DeKeyser had worked his way into the rotation for the Red Wings a year ago and was expected to be a key performer in the playoffs until his season ended when he suffered a broken thumb in the second game of the Red Wings' first-round playoff series against the Anaheim Ducks.
Babcock would like to see the 6'3", 197-pound DeKeyser add weight and strength, but he knows that he's got a talented prospect on his hands.
“He just skates so good and he’s so smart," Babcock told Ansar Khan of MLive.com. "One day he might be 210 (pounds), but right now it’s still a great advancement for him.''
2013-14 stats: 10 games; six goals, three assists, minus-three.
Analysis: The Calgary Flames had the option of returning rookie Sean Monahan to junior hockey until he played his 10th game of his rookie season.
That was the route the rebuilding Flames were expected to take at the start of training camp. However, Monahan showed that he belonged at the NHL level during the preseason and has proved it even further since the regular season started.
His numbers are excellent, but it's not just the production that has impressed general manager Jay Feaster. Monahan seems to have a much greater understanding of what it takes to win and be successful than most 19-year-old players have.
He is not the fastest skater and may not be as athletic as players like MacKinnon, Jones or DeKeyser, but he knows how to get in the proper position to score goals and create scoring opportunities.
"We believe his development is best served with us," Feaster said in a statement released by the team (through USA Today). "We feel good about him. We feel good about the decision. … He's a 19-year-old going on 29 years old."
2013-14 stats: Nine games; five goals, four assists, minus-two.
Analysis: Alex Chiasson is smart enough to make the most of his opportunity with the Dallas Stars. The former Boston University star did not light it up in his minor league hockey career.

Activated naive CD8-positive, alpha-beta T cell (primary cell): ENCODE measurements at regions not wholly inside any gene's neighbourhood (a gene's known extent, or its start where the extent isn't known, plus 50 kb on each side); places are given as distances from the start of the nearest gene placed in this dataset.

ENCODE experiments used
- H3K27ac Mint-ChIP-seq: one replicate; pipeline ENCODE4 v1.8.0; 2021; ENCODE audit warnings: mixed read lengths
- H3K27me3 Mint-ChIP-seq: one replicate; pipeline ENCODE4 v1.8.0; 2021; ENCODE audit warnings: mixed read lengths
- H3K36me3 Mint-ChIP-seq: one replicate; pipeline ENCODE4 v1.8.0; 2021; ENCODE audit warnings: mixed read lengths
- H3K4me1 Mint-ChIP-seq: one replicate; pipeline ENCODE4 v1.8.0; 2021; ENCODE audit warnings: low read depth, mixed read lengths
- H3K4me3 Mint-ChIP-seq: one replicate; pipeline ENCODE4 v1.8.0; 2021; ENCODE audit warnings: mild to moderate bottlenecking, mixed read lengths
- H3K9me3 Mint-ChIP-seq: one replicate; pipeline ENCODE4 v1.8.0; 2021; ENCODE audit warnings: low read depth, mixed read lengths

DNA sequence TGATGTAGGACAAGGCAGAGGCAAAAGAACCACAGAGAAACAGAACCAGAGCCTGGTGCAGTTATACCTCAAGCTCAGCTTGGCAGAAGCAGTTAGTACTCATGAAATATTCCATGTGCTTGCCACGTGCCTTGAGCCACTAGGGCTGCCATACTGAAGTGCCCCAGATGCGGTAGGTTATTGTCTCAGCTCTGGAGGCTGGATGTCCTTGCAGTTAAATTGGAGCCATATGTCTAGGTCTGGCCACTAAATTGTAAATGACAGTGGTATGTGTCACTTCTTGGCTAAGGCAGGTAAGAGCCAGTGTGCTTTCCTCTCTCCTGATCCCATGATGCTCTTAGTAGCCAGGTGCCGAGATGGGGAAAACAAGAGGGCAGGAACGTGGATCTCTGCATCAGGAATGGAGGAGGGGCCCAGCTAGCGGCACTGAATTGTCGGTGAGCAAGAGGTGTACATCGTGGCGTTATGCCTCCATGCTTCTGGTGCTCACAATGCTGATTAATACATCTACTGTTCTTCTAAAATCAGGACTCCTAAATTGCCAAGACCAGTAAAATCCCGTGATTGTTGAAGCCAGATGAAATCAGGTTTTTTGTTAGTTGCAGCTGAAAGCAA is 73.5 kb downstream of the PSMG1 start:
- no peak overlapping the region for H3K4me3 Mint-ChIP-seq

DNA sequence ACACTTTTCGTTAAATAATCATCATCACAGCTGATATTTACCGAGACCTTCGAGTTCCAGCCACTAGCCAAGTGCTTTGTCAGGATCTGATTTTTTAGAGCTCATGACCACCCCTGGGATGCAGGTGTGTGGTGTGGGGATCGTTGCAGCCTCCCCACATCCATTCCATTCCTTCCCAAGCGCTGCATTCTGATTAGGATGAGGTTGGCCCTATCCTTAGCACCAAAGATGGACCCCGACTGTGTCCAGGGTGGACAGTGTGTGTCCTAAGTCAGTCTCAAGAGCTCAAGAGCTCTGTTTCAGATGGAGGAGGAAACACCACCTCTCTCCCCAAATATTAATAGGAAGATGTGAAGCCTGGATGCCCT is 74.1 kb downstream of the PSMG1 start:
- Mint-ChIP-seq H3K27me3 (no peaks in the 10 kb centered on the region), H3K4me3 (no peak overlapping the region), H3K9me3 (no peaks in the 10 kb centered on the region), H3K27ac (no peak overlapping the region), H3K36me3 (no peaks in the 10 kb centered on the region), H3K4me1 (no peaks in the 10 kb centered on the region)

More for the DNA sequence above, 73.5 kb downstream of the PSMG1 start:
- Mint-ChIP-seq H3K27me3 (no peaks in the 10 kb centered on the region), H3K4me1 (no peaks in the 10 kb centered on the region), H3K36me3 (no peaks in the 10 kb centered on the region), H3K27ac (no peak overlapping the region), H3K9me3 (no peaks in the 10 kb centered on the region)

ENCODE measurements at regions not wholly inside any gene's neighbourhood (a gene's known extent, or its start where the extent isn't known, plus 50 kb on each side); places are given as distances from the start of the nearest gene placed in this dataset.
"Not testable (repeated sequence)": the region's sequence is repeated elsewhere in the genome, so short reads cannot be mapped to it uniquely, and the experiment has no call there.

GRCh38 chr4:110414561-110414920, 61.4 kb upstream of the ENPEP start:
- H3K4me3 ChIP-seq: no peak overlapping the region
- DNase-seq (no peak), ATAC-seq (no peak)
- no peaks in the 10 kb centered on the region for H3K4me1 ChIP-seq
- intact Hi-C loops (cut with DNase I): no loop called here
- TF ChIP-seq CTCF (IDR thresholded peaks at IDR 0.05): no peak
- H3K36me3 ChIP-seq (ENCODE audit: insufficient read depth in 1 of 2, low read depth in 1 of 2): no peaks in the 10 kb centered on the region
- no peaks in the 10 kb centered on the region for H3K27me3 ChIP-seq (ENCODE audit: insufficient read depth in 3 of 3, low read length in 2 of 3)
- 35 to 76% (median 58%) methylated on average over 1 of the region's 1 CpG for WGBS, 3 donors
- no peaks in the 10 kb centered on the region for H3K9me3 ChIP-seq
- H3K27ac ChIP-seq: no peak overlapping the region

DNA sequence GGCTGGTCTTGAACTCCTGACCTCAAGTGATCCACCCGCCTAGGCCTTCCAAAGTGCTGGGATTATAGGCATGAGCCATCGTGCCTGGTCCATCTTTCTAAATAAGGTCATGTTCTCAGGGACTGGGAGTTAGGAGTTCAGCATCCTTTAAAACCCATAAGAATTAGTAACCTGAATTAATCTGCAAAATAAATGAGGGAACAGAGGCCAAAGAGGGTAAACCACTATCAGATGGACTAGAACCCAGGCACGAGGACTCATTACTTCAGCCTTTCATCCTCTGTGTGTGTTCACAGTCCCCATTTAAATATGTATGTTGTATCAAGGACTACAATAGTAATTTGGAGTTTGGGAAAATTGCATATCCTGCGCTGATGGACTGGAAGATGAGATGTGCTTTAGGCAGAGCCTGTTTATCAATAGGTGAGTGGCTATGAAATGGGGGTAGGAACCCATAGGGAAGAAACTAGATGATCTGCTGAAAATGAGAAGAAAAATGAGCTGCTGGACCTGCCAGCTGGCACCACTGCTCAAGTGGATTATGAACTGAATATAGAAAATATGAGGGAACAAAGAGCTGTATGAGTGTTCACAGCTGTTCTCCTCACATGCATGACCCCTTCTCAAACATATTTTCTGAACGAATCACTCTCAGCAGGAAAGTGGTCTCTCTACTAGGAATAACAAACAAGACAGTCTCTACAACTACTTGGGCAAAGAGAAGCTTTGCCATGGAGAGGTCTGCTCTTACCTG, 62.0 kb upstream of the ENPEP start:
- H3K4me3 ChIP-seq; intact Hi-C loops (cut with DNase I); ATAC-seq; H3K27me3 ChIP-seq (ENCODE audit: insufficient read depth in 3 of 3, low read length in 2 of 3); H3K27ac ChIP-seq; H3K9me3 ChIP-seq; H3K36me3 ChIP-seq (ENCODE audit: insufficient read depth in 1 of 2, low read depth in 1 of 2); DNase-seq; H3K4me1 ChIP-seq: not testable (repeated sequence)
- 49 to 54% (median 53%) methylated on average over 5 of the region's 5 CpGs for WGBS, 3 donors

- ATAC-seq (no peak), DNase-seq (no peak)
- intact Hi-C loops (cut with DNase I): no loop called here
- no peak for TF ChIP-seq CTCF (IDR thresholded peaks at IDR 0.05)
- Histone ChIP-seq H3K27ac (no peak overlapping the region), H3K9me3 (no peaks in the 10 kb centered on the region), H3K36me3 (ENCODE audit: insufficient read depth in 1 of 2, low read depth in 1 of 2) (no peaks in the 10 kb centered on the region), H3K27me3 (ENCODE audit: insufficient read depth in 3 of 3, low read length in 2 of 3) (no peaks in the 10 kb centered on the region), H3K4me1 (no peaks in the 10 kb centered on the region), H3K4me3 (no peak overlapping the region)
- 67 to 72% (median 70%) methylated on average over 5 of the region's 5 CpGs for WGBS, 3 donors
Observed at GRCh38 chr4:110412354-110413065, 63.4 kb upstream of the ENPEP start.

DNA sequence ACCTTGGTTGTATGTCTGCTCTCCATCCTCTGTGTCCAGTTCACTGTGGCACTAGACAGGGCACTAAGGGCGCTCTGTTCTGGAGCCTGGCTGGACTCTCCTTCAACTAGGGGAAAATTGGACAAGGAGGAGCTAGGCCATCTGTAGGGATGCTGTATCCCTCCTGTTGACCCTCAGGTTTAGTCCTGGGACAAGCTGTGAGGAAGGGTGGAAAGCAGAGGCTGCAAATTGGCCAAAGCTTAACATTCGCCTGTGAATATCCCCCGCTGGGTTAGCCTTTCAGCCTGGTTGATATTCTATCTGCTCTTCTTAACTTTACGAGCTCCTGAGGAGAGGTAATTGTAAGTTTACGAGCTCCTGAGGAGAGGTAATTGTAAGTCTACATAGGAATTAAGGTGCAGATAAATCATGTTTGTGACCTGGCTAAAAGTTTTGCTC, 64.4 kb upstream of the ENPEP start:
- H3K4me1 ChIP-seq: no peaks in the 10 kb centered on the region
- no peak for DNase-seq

However, when Chiasson was called up late in the 2012-13 season by the Stars, he scored six goals and one assist in seven games. He has continued his point-a-game pace this year and has given head coach Lindy Ruff a true sniper on the Stars' second line.
Chiasson's intelligence often shows when the Stars have the puck in the offensive zone. He understands that goals are created when a shooter has time and space, and Chiasson goes to the areas of the ice that gives him a chance to exploit those two factors.
He has scored more than a handful of goals and does not show any signs of being in over his head in the NHL.
Look for Chiasson to become an offensive mainstay for the Stars this season.
2013-14 stats: Eight games; three goals, two assists, plus-three; 17:53 of ice time per game.
Analysis: Like Marc Arcobello of the Edmonton Oilers, Torey Krug was not even drafted by an NHL team.
Nevertheless, he is getting a chance to play an important role for the Boston Bruins as a rookie.
That's no surprise to anyone who saw Krug play for the Bruins in last year's playoffs. When they suffered injuries on the blue line, general manager Peter Chiarelli brought Krug up from Providence of the American Hockey League as the Bruins prepared to play the New York Rangers in the conference semifinal round. All Krug did was score four goals in five games against Henrik Lundqvist as the Bruins cruised to victory.
Krug, 22, remained in the lineup through the Stanley Cup Final defeat to the Chicago Blackhawks. He earned a spot on the Bruins in training camp and has played a vital role early in the season.
Krug plays the game with aggressiveness and intelligence. He can create scoring opportunities for himself and his teammates with his speed, puck-handling ability and crisp playmaking.
Krug has also given the team's much-maligned power play a boost with his crisp play.
David Krejci, perhaps the Bruins' best playmaker, has taken notice of Krug's ability.
“He looks like he’s been in the league a long time,” Krejci told Amalie Benjamin of the Boston Globe. “It’s his first season, you know, so he looks pretty good. Every decision is the right decision. He shoots the puck when he has to. He passes the puck when he has to. So it’s just fun to play with him.”
2013-14 stats: 10 games; seven goals, three assists, plus-seven.
Analysis: Tomas Hertl has not come into the NHL with baby steps. Instead, he came charging in with a dramatic four-goal game against the New York Rangers Oct. 8 in a 9-2 San Jose victory.
He has been playing with veteran Joe Thornton and Brent Burns. Hertl, 6'2" and 200 pounds, is not afraid to go to the dirty areas and absorb a hit to make plays.
He has impressed San Jose head coach Todd McLellan with his attitude and drive.
"He just comes in and plays," McLellan told Steve Hunt of NHL.com. "It's perhaps been a real positive thing for him. Then his size and strength, his ability to play with the puck, instincts are very good, and of course he's got two very good linemates that have helped him and are willing to play the type of game that makes Tomas successful."